Numerous past studies confirm that globalization, or economic integration, contributed to poverty reduction through higher growth, on average. However, some have argued that globalization did not benefit the poor (Fischer, 2003; Milanovic, 2005; Ravallion, 2005; Harrison, 2006). That is, at best, globalization did not help the poor more than other segments of society. It may have hurt the poor in favor of the rich. The recent articles in The Economist (Sep 2nd 2014; Aug 23rd 2014) also highlighted the continuing globalization-inequality controversy.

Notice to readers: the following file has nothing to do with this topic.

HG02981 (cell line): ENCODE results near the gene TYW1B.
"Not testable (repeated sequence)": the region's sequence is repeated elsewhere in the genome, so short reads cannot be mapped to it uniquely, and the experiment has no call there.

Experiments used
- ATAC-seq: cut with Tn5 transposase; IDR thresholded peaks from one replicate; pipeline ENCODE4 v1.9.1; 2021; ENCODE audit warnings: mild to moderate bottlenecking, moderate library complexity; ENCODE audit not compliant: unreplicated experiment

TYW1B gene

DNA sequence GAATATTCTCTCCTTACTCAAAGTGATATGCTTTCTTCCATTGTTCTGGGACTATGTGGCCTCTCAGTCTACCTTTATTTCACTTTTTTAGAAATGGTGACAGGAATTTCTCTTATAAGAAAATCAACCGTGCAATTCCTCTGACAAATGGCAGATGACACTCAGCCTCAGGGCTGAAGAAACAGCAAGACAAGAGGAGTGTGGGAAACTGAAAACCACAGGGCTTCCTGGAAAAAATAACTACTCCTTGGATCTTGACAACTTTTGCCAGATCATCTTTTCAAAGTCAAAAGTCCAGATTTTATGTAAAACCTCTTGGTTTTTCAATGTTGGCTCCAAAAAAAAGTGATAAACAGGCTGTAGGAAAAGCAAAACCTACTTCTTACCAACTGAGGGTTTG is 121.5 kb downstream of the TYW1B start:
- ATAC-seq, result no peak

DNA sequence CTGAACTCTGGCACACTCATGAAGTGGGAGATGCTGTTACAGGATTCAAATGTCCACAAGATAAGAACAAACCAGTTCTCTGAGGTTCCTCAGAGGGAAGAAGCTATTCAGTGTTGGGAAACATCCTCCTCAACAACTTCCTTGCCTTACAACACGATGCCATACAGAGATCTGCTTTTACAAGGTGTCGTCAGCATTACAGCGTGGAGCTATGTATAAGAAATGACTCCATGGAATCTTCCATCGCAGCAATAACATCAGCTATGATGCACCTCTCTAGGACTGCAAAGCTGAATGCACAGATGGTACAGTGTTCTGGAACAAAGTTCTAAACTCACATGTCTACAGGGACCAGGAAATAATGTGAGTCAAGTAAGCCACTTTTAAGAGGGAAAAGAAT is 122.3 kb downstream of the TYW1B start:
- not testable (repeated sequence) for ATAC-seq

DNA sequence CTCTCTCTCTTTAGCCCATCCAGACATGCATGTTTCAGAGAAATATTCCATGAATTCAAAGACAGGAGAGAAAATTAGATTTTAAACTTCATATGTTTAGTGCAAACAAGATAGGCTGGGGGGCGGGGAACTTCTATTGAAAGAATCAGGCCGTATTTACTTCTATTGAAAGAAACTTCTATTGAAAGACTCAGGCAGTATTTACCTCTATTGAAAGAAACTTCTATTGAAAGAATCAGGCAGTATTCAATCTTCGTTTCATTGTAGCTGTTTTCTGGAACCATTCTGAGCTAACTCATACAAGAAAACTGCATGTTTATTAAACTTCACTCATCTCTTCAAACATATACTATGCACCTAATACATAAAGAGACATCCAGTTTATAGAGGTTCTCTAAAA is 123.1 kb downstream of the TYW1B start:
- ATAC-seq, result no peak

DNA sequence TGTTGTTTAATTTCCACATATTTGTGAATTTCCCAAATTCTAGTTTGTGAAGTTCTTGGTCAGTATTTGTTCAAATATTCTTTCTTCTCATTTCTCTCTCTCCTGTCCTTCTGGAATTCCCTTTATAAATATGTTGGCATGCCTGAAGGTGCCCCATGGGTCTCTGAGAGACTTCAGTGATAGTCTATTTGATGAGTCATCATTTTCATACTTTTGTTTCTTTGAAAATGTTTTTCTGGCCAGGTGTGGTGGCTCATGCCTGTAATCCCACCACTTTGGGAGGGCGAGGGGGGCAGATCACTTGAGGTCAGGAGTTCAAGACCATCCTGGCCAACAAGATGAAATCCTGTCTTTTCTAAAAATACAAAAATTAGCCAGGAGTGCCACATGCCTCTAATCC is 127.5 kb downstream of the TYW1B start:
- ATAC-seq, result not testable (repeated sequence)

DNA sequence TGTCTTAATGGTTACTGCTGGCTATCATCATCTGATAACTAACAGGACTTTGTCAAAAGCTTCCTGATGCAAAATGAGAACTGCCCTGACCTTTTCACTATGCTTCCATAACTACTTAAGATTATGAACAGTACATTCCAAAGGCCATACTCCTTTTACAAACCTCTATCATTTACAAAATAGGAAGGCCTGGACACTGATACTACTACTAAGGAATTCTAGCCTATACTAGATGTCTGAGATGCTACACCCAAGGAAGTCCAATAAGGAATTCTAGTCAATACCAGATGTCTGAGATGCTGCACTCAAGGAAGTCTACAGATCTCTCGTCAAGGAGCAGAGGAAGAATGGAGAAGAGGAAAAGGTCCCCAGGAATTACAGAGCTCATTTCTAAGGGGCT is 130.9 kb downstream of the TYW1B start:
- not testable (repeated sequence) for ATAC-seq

One of the most influential papers by Dollar and Kraay, Growth is Good for the Poor (2001), revealed that the poor benefited from growth, with empirical evidence that the income of the bottom quintile increased equiproportionally to that of the national average. At the same time, they did not find any factors of openness, globalization, policy, or institutions that had systematic effects on the poor other than through growth. In the end, Dollar and Kraay emphasized the importance of growth, as well as policies (including openness policies) and institutions that contribute to growth, for poverty reduction. Their latest paper, Growth Still is Good for the Poor (Dollar, Kleineberg, & Kraay, 2013), reaffirms the importance of growth, while they end up concluding that there is no robust evidence that certain policies, such as openness, education, and health expenditures, are particularly “pro-poor” or conducive to promoting “shared prosperity” other than through their direct effect on overall economic growth (p. 18). The challenge remains to find out if there is any factor that leads to poverty-reducing distributional changes.